Colorless, Odorless and Deadly

Ask Dr. Matt: Protect yourself against carbon monoxide exposure

Colorless, Odorless and Deadly
There are a variety of carbon monoxide detectors on the market.

Candy bars almost killed my dad. When I was 15, I had the opportunity to play baseball in Australia, but I had to earn a few thousand dollars to make the trip. I launched a one-man World's Finest Chocolate bar campaign, getting a buck for every $2 bar I sold. I took my school address book, went around to the houses of kids who attended my high school, and acted like it was a happy coincidence when they opened the door. "Doesn't Johnny live here? We have algebra together! So, I'm selling these candy bars... "

click to enlarge Colorless, Odorless and Deadly
Matt Thompson is a pediatrician at Spokane Kids Clinic.

This was an extremely effective way to raise money. But the campaign nearly killed my dad. He would drive me from house to house and wait in the car while I peddled my goods. Little did we know that a faulty exhaust was allowing the silent killer, carbon monoxide, to seep into the car.

For days, my dad was dizzy, confused, weak, lightheaded, nauseated and had a brutal headache. Fortunately, my mom has been solving medical mysteries since before Dr. House was in short pants. She got to the bottom of things before any long-term damage — or death — occurred.

Each year in the United States, hundreds of deaths and thousands of hospitalizations occur due to CO poisoning. Carbon monoxide is a colorless, odorless gas produced by the burning of any carbon-based fuel. Oxygen binds to an iron-based portion of a red blood cell called heme. This is, in essence, the basket into which oxygen is placed in the lungs and delivered to tissues throughout the body. Carbon monoxide is a heme hog. It holds tighter to heme than oxygen, preventing red blood cells from being able to deliver the vital oxygen to tissues.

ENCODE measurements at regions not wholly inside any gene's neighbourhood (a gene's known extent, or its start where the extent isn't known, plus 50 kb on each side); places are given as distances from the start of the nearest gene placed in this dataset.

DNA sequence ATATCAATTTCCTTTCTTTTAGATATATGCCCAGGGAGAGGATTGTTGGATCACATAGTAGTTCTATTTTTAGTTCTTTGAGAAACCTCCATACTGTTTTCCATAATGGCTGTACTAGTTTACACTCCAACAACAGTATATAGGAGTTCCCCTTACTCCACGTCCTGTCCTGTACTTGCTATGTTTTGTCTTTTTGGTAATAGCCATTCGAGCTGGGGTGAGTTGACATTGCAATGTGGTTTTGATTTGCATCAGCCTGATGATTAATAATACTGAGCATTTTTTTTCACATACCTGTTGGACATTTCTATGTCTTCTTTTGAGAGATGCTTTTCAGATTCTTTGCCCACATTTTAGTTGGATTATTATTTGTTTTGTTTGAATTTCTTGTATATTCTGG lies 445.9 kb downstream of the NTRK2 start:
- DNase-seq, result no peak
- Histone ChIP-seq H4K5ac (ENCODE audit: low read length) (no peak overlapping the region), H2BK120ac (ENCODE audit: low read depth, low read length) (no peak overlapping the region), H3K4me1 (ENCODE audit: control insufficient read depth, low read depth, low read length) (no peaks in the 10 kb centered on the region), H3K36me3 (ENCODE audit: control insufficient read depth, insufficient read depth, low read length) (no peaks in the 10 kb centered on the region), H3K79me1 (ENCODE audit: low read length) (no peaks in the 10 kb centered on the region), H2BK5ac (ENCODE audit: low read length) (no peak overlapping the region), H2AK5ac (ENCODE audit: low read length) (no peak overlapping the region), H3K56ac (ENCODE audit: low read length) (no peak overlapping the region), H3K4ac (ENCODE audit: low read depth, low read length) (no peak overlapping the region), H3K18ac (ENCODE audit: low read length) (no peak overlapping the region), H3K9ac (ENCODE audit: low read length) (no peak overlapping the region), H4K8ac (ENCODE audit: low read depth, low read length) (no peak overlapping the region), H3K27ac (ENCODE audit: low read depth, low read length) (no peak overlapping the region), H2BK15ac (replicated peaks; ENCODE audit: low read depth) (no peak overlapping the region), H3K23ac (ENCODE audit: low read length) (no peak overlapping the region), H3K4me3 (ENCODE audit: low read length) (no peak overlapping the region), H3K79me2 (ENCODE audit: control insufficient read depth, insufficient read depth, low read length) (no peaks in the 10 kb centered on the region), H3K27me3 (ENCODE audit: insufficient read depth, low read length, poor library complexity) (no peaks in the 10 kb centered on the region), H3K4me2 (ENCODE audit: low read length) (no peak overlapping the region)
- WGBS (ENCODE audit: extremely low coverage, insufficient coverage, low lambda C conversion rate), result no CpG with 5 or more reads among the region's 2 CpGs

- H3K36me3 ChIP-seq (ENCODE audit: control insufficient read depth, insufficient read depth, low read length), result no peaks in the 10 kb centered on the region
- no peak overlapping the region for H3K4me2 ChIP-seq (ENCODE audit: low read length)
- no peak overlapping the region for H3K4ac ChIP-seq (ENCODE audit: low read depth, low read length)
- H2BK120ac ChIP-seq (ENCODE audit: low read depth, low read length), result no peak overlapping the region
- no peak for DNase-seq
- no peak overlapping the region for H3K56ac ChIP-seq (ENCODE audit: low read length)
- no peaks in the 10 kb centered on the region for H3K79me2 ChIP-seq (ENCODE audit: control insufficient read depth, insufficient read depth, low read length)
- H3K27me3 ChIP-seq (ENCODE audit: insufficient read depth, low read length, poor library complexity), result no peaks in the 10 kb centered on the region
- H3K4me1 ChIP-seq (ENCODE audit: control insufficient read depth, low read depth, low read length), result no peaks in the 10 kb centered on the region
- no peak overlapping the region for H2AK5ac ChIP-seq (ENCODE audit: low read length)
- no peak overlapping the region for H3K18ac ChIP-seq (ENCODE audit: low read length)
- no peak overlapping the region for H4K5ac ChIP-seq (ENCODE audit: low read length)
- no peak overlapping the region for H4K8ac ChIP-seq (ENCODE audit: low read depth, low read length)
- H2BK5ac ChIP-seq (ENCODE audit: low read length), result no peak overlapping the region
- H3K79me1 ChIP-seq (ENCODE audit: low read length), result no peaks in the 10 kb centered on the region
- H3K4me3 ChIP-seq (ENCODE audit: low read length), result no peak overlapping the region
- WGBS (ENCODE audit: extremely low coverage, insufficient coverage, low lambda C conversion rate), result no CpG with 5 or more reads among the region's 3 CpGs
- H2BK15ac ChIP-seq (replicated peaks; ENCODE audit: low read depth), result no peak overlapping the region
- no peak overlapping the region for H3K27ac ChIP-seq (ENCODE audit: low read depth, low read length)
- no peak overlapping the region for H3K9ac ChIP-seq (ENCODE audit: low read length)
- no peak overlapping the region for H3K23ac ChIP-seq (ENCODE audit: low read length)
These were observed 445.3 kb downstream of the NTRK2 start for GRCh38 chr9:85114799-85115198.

Don't let this happen to you or your loved ones. Here are some tips how to prevent this highly preventable illness:

1 Get CO detectors and install them where you sleep, or at least near where you sleep. There are battery-powered detectors, and detectors that plug in. Although they tend to be more expensive, there are also detectors with a digital readout, which can be useful, as they can show if there is significant CO at all in the space, and not just wait to indicate toxic levels. Follow the manufacturer's instructions closely, as some are designed to be placed high in the room, some low. Replace detectors at least every five years.

2 Get your furnace, water heater, fireplace and any other gas-burning appliance serviced at least yearly to make sure it is functioning properly. You can put a detector near these appliances, but not too close, or you might get some false positives just from normal functioning — check manufacturer's recommendations.

3 Never use your gas range or oven to heat the house, trailer or cabin. Never use barbecue grills or heaters in an enclosed space like a home, trailer, cabin or tent; Never let a car run in an attached garage, or run in any garage without the door open.

4 If burning wood, make sure your chimney is regularly cleaned and maintained.

5 Have your car's exhaust system maintained and serviced according to manufacturer's recommendations; emissions testing is an additional check. In a car, SUV or wagon, if the tailgate is open, keep the windows open, too. And if you get headaches or feel dizzy while in your vehicle, remember to check for the clear, odorless killer, CO. Be safe.

Especially when selling candy bars.

North Idaho State Fair @ Kootenai County Fairgrounds

Aug. 19-28
  • or